No! Again, nothing has changed! "Jesus is the same yesterday, today and forever." If we want to see the Book of Acts alive in our day, this prophetic passage from Jeremiah 31 is like a checklist for the fullness of the experience:
Is that the sense of the Kingdom of Heaven as it pours through us? Through you?
Hebrews 8:3 - "Every High Priest is appointed to offer gifts and make sacrifices. It follows, therefore, that in these [heavenly] holy places Jesus has something that he is offering..."
...which is a logic that made perfect sense to the Hebrew readers of this epistle, but, let's be honest, you and I are not Hebrew readers and, I bet, most of us don't know all the forms and functions of the historical High Priests of Israel. Beyond, say, the Day of Atonement and the regularly-offered sin offerings, do you know what a High Priest's main duties and responsibilities were? Because, if they're a representation of what Jesus is now perfectly up to on our behalf, I'd sure like to know what those duties were and are...
Well, in doing some research this week, I think I found the full list of all that they did. And wow! do they delight my heart in what Jesus is up to for me!
Here we go...
I. The High Priest conducted the service on the Day of Atonement and entered the Holy of Holies (Leviticus 16 & Exodus 30) – which, as it pertains to Jesus, I'll leave for further thoughts from Hebrews 9 & 10 - there's just too much for right now!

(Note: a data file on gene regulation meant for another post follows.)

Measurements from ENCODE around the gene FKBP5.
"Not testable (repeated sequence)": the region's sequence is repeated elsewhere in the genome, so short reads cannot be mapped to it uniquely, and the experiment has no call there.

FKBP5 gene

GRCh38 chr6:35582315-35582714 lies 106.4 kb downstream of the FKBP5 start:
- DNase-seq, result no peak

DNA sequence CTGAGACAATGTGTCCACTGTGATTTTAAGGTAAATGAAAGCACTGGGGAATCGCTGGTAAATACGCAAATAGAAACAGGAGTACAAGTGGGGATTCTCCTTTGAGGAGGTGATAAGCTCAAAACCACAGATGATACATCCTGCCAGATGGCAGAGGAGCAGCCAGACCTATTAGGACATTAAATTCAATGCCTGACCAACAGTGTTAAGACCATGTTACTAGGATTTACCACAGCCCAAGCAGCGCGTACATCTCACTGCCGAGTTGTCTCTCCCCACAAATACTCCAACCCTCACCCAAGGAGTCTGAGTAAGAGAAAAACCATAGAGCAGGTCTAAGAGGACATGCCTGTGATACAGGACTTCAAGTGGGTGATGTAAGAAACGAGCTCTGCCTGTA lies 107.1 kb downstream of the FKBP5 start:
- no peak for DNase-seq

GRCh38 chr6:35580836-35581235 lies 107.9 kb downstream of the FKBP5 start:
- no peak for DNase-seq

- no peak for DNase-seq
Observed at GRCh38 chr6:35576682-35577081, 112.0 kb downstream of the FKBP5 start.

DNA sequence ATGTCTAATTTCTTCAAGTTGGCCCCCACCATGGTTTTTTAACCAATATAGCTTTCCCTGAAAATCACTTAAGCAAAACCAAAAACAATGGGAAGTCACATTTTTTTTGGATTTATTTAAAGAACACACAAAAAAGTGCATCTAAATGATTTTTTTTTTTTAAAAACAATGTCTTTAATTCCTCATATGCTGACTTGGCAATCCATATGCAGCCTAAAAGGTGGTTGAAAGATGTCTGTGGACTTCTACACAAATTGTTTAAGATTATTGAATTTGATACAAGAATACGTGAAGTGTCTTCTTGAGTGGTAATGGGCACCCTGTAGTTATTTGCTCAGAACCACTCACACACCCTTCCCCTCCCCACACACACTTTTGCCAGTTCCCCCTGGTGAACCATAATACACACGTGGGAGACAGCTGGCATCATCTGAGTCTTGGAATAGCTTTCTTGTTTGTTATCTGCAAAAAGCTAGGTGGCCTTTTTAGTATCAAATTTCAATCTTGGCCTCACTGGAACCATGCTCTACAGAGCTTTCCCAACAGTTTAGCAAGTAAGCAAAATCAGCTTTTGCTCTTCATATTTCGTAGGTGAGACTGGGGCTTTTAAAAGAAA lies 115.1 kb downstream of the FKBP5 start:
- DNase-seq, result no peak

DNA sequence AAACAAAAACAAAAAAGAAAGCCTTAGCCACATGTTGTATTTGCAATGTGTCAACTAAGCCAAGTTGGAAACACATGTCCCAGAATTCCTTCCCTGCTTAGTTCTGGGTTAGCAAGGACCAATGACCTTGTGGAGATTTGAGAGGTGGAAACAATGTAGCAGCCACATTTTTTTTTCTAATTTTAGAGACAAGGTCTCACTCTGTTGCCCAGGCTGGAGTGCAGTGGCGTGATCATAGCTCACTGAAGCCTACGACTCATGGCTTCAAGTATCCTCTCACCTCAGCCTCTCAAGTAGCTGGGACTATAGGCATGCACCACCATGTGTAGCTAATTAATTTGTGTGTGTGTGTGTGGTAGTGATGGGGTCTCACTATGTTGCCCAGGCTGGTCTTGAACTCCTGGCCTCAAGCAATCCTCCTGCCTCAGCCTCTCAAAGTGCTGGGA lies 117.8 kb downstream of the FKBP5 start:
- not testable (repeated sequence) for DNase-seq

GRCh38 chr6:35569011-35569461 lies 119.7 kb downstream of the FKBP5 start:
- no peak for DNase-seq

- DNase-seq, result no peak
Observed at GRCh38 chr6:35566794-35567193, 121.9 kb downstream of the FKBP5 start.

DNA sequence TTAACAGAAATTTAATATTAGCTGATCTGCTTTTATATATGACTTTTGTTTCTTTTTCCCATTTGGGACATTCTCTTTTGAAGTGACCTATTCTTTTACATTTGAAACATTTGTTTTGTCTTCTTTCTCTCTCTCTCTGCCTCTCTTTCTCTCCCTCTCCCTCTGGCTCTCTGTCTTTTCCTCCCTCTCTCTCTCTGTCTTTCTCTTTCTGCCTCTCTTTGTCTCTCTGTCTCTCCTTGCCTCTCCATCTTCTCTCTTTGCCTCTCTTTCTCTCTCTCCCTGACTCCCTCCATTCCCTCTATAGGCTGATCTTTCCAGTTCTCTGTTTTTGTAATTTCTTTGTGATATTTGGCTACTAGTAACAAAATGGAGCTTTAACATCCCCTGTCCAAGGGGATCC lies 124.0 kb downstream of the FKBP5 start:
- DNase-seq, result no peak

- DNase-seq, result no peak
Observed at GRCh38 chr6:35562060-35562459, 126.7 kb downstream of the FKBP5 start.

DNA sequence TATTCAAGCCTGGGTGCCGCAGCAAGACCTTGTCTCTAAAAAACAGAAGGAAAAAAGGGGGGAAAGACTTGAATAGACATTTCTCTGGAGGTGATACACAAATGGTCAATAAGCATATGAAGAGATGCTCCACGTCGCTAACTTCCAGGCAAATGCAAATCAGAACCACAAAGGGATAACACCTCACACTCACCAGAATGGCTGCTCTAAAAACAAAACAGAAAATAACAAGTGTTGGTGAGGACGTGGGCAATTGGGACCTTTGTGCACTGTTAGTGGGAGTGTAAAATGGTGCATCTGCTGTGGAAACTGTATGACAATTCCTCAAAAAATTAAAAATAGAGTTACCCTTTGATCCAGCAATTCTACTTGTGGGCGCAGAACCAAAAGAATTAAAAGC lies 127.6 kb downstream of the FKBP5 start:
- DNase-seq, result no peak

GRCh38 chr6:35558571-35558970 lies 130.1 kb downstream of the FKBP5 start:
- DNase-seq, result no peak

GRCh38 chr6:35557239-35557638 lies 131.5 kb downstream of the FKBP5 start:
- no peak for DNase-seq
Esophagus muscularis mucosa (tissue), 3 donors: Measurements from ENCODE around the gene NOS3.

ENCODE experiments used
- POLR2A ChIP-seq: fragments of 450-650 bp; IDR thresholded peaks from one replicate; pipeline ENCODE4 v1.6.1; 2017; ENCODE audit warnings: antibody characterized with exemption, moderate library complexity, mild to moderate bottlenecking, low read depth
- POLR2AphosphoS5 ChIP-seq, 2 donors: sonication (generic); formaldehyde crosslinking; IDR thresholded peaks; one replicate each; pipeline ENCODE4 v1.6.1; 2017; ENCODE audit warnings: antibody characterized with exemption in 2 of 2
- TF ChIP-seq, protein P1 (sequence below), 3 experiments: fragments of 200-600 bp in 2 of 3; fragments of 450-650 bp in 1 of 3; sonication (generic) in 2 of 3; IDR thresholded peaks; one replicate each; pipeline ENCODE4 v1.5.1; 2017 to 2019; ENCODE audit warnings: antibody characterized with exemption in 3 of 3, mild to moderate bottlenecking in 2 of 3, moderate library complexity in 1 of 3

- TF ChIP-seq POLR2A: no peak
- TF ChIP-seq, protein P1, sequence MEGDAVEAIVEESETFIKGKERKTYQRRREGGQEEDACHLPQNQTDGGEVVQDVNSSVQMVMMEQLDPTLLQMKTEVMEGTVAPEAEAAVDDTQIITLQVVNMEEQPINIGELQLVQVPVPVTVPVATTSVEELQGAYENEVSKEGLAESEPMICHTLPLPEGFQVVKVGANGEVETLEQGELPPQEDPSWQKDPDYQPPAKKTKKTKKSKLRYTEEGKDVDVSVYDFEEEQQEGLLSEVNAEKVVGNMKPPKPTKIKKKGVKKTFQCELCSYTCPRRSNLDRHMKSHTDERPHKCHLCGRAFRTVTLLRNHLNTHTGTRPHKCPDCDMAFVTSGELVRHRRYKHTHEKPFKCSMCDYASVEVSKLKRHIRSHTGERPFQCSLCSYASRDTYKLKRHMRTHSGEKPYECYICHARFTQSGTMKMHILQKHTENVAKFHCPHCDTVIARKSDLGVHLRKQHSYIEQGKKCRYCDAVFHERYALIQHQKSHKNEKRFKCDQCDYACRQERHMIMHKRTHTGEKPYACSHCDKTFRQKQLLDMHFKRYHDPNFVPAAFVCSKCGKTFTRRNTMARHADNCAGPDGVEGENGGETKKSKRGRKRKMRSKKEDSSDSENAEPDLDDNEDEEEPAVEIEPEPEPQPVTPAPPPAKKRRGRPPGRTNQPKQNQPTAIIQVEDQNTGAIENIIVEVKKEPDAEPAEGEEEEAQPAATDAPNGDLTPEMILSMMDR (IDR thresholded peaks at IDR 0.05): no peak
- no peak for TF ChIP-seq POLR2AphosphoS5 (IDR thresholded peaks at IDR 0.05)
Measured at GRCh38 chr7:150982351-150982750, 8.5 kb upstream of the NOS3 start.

II. The High Priest offered continual sin offerings not only for the sins of the whole congregation, but also for himself (Leviticus 4) – which, with Jesus, was unnecessary: He Himself was perfect; and His one perfect offering – Himself! – covers all our sin for all time, end of story.
III. The High Priest was the mediator between God and the people (Numbers 16:20-22) – wherein, as Hebrews 7 said of Jesus, “he is always living to intercede on our behalf” – in fact, He has probably turned to the Father half a dozen times over the last few minutes to explain you and me – and our faults – to Him!
IV. The High Priest was charged with the responsibility of pronouncing blessings over the people (Numbers 6:22-27) – which, with Jesus, would seem to be one of His highest and favorite works toward us, as He is Himself the best and greatest Blessing – a living alive Blessing! – that mankind has ever received.